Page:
Hence, there is exactly one. If it checksums, it's the one.


The government also needs Boucher's production to establish Boucher's possession. There is simply no way the government can prove, given just the decrypted contents, that those were ever possessed by Boucher.

Again, we have testimony that an agent saw the contraband. If he testifies that the images he saw at the first encounter are the same as the decrypted one, no jury will find claims to the contrary credible.


Put yourself in the place of the government. You have the encrypted hard drive. You have the unencrypted hard drive, but cannot use its production. How do you establish that Boucher possessed the unencrypted contents?

By having the agent testify that he saw the same illegal content in Boucher's possession at the initial encounter.
2.27.2009 1:20pm
Oren:

i said that, for example, when you are innocent and can give an explanation why, etc. that it's a GOOD idea to help police because it allays their suspicion of YOU, and helps them save time to go after the actual bad guy.

Not my job to save you time.

It is my job not to get busted for the myriad State and Federal offenses that I commit on a daily basis. I count at least 12 criminal (non-traffic) offenses off the top of my head.
2.27.2009 1:31pm
whit:
that's great oren, but you are still ignoring that i NEVER said what you claimed i said, and my advice was for those who are INNOCENT.

whether or not it's your "job". it's called being a good citizen.

you are not helping ME. i get paid either way. you are helping yourself, and more importantly - society at large.
2.27.2009 2:00pm
pintler:

i said that it is wrong, as a blanket rule, to not cooperate with police during the course of an investigation. numerous posters here have recommended otherwise.

i said that, for example, when you are innocent and can give an explanation why, etc. that it's a GOOD idea to help police because it allays their suspicion of YOU, and helps them save time to go after the actual bad guy.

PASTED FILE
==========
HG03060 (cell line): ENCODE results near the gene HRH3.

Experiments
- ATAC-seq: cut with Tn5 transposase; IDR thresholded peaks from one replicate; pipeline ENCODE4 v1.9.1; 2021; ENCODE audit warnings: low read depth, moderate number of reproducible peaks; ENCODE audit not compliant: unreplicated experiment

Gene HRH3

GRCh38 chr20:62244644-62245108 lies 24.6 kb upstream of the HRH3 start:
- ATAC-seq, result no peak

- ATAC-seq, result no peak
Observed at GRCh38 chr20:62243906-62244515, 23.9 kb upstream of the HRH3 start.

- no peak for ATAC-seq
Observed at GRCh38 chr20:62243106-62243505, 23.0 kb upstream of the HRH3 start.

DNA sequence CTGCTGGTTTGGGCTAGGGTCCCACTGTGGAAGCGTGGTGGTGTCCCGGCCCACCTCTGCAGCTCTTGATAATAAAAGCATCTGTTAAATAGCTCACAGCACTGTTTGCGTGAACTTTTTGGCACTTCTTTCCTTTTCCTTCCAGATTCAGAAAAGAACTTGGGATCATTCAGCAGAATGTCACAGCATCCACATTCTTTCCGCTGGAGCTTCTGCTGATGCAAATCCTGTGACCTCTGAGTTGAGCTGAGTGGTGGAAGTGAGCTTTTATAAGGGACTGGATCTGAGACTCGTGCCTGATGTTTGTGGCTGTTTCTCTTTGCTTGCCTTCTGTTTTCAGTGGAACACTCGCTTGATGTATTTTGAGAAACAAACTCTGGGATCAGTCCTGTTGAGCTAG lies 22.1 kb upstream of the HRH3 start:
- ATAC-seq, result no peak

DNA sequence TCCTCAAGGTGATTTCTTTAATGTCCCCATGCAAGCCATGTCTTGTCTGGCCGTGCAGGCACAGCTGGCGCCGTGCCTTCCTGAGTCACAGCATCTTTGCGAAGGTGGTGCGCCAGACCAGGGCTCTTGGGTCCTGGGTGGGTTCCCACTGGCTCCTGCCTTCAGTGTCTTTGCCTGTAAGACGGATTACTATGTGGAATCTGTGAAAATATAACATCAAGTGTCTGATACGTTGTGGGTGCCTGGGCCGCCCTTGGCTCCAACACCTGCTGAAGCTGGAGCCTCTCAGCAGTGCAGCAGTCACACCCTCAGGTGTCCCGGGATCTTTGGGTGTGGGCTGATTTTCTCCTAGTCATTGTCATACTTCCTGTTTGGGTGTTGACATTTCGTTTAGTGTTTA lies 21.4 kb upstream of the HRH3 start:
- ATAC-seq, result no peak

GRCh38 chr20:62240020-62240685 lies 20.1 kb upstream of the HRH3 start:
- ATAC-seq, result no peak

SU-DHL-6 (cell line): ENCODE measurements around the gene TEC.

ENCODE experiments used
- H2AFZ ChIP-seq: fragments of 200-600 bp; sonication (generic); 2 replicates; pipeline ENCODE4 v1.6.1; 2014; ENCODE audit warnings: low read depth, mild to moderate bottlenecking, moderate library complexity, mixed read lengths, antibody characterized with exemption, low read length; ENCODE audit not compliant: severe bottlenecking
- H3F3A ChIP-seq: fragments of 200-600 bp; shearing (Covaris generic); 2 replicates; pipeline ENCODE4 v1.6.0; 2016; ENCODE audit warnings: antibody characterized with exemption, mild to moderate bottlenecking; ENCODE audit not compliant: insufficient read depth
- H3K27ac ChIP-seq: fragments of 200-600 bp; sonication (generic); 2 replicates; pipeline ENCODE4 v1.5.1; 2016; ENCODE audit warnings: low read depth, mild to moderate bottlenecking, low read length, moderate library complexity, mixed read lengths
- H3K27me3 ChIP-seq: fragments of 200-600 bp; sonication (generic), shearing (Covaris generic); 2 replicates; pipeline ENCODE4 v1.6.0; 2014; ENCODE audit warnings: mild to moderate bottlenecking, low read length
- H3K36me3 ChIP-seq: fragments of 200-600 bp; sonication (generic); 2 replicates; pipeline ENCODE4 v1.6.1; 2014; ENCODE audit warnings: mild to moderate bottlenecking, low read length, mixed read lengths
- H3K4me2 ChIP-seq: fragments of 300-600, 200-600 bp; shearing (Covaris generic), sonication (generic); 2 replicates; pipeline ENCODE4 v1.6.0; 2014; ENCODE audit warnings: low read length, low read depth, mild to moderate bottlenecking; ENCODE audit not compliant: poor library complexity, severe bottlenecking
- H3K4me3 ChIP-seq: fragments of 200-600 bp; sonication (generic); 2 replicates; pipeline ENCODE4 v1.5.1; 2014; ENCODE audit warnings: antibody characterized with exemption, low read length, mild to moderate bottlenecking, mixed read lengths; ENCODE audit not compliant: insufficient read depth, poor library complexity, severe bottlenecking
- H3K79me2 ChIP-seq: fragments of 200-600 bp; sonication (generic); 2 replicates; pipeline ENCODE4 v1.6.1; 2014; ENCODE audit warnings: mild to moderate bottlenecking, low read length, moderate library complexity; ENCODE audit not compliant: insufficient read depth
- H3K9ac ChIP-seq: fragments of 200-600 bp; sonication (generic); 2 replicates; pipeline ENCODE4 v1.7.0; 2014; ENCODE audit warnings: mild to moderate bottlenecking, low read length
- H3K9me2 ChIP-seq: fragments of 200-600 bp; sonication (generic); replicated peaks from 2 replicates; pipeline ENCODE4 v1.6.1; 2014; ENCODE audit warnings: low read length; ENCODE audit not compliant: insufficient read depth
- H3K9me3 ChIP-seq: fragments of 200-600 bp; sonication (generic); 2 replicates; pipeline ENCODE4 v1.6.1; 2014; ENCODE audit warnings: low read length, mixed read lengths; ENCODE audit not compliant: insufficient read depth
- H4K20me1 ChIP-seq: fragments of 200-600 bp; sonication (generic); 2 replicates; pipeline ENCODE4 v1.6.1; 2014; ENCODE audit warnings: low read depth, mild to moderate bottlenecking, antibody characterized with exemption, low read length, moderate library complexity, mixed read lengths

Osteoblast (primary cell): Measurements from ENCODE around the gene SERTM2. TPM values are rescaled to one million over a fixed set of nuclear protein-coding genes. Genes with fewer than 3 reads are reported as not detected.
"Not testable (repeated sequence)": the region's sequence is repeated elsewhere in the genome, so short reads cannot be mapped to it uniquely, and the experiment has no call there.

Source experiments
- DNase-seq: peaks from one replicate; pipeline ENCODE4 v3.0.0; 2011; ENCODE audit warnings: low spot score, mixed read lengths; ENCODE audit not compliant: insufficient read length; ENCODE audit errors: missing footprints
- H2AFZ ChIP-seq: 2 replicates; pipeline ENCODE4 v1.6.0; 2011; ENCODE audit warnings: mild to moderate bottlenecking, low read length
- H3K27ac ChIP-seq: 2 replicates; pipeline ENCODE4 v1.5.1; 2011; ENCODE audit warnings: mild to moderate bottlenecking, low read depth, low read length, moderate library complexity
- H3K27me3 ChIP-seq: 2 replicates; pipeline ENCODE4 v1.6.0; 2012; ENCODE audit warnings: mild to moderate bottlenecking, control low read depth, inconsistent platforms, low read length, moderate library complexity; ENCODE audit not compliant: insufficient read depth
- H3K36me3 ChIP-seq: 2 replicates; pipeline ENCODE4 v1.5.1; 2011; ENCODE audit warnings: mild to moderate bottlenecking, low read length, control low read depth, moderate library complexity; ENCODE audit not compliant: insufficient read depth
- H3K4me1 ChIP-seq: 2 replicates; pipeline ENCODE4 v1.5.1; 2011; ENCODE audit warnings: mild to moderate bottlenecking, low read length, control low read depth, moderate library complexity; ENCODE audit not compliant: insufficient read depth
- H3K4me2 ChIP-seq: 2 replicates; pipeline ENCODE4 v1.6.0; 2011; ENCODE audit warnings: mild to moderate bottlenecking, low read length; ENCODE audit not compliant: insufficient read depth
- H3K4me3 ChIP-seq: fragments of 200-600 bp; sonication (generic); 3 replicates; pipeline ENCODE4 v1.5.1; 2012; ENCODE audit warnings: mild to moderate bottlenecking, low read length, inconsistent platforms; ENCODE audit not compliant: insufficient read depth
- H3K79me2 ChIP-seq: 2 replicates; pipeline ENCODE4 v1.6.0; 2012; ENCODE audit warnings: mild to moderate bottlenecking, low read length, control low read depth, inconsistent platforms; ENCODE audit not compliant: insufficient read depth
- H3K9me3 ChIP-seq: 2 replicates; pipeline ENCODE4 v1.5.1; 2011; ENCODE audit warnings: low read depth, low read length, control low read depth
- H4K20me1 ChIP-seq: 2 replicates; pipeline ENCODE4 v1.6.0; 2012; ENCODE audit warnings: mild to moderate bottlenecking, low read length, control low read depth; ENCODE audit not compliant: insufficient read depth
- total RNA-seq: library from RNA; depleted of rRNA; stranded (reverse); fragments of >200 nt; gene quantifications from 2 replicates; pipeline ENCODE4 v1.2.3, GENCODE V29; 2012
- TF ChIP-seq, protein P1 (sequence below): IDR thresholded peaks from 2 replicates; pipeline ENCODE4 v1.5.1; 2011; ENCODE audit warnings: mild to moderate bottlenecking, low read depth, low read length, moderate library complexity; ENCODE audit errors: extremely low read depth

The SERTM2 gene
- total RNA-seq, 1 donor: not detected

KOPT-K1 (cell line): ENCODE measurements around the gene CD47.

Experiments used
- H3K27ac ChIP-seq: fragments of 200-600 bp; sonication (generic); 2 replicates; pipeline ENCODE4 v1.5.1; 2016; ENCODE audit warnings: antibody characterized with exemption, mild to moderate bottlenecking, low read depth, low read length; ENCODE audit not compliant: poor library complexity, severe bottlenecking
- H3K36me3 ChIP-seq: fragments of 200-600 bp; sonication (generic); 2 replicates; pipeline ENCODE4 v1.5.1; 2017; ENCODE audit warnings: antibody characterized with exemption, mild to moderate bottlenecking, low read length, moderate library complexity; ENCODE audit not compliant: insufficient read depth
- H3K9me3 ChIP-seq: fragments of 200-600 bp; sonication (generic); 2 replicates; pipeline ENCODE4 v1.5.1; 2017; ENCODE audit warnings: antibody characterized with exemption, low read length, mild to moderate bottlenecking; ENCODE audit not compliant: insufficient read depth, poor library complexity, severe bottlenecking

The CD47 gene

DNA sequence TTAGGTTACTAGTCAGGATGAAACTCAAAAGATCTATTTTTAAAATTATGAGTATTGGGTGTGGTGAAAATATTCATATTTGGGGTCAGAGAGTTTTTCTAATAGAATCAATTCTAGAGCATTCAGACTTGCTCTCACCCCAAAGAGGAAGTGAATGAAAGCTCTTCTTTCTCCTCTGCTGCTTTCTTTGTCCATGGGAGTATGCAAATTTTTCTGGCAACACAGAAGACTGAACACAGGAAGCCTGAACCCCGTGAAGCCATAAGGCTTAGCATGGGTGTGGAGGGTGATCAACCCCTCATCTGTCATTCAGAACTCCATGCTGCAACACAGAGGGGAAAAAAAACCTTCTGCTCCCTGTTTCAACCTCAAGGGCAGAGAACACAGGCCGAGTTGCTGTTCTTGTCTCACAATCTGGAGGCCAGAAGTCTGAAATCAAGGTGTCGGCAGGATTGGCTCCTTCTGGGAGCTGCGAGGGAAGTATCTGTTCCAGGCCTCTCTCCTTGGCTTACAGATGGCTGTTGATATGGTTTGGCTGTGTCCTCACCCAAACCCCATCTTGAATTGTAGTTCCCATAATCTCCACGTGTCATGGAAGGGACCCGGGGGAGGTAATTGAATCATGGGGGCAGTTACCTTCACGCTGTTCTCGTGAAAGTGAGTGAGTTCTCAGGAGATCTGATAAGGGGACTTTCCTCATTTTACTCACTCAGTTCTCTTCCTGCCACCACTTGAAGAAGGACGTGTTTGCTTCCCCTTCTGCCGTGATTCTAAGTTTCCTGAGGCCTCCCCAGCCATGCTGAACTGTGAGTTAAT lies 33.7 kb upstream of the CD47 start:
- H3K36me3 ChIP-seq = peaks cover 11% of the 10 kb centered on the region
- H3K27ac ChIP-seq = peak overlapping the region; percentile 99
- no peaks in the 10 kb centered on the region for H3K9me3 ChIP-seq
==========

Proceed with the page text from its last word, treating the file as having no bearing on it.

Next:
The counterargument given by that Va professor in the oft mentioned 'Why You Should Never Talk to the Police' lecture goes like this: the police want to interview you about a murder. You're happy to comply - you know you are innocent. They ask 'Were you at Joe's Bar and Grill (the crime scene) on the night of the 14th?'. You answer 'No, I've never even heard of it'. In fact, you drove by it looking for that funky Ethiopian restaurant you heard was so good, and your license plate was caught on a camera down the street. Now, on the stand, you get to try to explain to the jury why you lied to the police about your whereabouts that night. That's not exactly getting off on the right foot, jury wise.

I think another example (might be wrong, it's been a while) was the police ask 'Who might have wanted your boss dead' and you reply 'everyone, he was a jerk'. Your atty might help you to phrase that sentiment in a more jury friendly way.

I'm not saying that, statistically, it's risky for the innocent to talk to the police - I don't have the data - but there are actual cases where innocent people served long sentences who probably would not have, had they declined to speak w/o an atty. If you haven't read it, try 'Actual Innocence' by Barry Scheck (sp?). It puts Clancy and Grisham to shame, and it's true.

Refusing to talk may be on the far side of cautious, like carrying a fire extinguisher in your car, or getting a CPL, but it's not irrational. It's trying to protect against a low probability but very bad outcome.
2.27.2009 2:05pm
JB-guest (mail):

You have to confront the fact that the defendant voluntarily decrypted the volume for CBP, who then observed child pornography on it. The cat is out of the bag. The train has left the station.



Because this case is being appealed to a higher court it is being touted as a precedent-setting case, and that if the appeal fails then judges will be able to force you to decrypt encrypted volumes. But based on the fact that the government already knows what is encrypted on the hard drive then it really isn't a precedent that would force wholesale decryptions, is it? Wouldn't it only apply to cases where the content of the hard drive is already known?
2.27.2009 4:22pm
whit:

but there are actual cases where innocent people served long sentences who probably would not have, had they declined to speak w/o an atty. If you haven't read it


and there are examples where innocent people helped NOT get arrested and NOT charged and NOT convicted BY talking to police.

but you don't hear about htose cases because they don't make into the docket AT ALL.

i can cherry pick examples to prove any point, as can you. except that's just anecdotes.

defense attorneys have a natural bias but the "don't talk to police bias" is just that - a bias. it obstructs justice, it helps the guilty go free, and it wastes time and resources. in many cases, it will place suspicion on you, which wouldn't happen if you just gave a frigging explanation.

i've read many of the arguments for not talking to the police. to state that they are non-compelling is a gross understatement.

there is also a huge difference between being arrested and interrogated, and a field interview.